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Indiana House Bill 1404, which would allow the use of traffic enforcement cameras in highway constructions zones and on school buses, is nothing more than a revenue-raising scheme dressed up to look like a public safety program.

School bus enforcement systems employ cameras on the exterior of school buses to record alleged passing violations of stopped school buses that are loading or unloading children. Supporters imply cameras will save countless lives. They highlight the sheer amount of potential risk involved with the business of transporting children to and from school.

The reality is quite different. According to a National Highway Traffic Safety Administration report, of the 119 school children who were killed in bus-related accidents between 2003 and 2012, 70 percent were struck by the bus, and 30 percent were struck by another vehicle. In other words, school buses were responsible for the deaths of 83 school children while motorists were responsible for 36 across the entire country over that 10-year period.

Indiana’s numbers follow the same pattern. Between 2004 and 2013, six school children in the state were killed in school-bus related accidents, according to data collected by the Kansas State Department of Education. The data show that five of these, 83 percent, were caused by the school bus. The presence of a camera bolted onto the side of a bus would have done little, if anything, to prevent these tragedies.

Likewise, putting speed cameras in highway work zones will do little to protect workers since only around 14 percent of work zone fatalities involve workers and many of these are caused by construction vehicles or other non-traffic related causes, according to the U.S. Department of Labor.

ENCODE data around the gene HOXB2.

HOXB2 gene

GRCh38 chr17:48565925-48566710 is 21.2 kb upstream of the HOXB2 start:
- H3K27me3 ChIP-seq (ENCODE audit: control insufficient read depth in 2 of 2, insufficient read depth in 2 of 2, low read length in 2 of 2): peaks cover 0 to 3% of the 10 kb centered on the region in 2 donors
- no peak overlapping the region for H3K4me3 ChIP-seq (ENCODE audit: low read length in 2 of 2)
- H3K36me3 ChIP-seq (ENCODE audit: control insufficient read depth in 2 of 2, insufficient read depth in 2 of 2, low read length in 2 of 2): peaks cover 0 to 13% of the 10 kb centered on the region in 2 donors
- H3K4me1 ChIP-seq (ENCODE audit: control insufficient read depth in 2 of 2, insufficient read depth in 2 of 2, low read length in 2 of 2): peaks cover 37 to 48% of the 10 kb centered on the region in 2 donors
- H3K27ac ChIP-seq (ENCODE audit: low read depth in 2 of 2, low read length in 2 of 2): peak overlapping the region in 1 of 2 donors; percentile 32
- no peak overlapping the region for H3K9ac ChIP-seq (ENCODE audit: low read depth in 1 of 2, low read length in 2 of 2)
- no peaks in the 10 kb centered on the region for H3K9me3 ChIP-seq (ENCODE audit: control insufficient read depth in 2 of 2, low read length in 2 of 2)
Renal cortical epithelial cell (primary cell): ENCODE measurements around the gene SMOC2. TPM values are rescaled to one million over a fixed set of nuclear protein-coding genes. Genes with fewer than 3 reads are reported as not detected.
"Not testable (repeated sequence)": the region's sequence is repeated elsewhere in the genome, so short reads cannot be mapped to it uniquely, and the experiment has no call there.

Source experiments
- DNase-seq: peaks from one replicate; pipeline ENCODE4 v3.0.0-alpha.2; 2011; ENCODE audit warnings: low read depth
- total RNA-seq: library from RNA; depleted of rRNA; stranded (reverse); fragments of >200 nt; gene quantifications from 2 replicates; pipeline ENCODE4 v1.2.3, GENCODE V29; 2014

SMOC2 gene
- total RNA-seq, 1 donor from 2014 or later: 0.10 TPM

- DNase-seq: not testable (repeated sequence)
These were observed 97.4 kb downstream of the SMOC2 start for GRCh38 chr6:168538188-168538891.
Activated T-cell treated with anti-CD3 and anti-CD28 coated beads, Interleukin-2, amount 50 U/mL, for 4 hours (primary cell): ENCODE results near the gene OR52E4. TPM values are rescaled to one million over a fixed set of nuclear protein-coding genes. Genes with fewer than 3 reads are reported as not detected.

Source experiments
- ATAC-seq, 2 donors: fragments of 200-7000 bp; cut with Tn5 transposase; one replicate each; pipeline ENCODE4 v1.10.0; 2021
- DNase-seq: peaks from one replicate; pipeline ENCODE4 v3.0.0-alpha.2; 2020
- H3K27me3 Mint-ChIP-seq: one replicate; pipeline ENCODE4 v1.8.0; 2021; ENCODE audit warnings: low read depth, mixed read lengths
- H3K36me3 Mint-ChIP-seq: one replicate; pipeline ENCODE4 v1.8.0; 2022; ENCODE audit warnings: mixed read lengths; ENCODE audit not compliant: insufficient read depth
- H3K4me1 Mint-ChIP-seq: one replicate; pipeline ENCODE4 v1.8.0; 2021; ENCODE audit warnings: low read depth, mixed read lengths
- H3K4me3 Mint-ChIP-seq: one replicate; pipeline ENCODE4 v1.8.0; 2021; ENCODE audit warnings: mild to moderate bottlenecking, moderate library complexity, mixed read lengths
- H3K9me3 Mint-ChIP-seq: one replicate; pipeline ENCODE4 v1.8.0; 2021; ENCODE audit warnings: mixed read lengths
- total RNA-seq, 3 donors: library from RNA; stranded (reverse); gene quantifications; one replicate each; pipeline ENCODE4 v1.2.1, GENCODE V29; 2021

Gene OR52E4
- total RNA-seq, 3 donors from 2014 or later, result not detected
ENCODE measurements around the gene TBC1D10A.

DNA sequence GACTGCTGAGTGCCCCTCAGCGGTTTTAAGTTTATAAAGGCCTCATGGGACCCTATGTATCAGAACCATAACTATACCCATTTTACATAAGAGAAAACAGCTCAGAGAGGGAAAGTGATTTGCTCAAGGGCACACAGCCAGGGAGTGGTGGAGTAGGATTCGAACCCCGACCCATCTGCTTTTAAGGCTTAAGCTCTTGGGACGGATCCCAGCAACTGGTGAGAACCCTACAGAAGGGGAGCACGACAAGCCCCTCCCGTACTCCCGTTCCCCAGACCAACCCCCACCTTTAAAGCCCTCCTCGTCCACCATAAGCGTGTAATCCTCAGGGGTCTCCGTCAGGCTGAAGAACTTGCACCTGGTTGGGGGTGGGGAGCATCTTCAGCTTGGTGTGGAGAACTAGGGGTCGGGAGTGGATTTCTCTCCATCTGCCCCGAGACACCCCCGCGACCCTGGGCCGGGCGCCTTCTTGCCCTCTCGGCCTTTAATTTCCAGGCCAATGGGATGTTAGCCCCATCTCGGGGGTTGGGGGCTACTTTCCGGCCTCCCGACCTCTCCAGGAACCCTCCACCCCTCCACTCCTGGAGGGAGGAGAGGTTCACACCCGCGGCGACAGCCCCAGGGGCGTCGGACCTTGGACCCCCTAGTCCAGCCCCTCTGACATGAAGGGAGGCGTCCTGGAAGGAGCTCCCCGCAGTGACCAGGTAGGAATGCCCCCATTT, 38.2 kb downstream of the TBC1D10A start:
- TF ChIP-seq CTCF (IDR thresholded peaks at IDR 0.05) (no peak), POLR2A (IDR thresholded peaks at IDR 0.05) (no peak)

The purpose of all camera-based traffic enforcement is to enrich the for-profit camera companies and their business partners: the public officials who become addicted to the easy revenue cameras provide. This alliance often leads to many unintended consequences for the communities afflicted with ticket cameras, including corruption scandals, costly legal challenges and lawsuits, as well as disgruntled constituents who rebel against their elected leaders.

This is why many states are shedding camera programs. Indiana lawmakers should learn from their examples.

Once ticket cameras gain a foothold, they will spread throughout the state. If House Bill 1404 becomes law, the next push will be for speed cameras in non-work zones as well as accident-causing red-light cameras at “dangerous” intersections.

Those who perpetuate the myth of photo-based traffic enforcement for safety do us all disservice. Their efforts confuse, mislead and distract from the real solutions for improving highway safety based on sound traffic engineering, reasonable enforcement and widespread public education.

John Bowman is communications director for the National Motorists Association. The opinions are the writer’s.

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Porter County Government Reporter

Senior reporter Doug Ross, an award-winning writer, has been covering Northwest Indiana for more than 35 years, including more than a quarter of a century at The Times.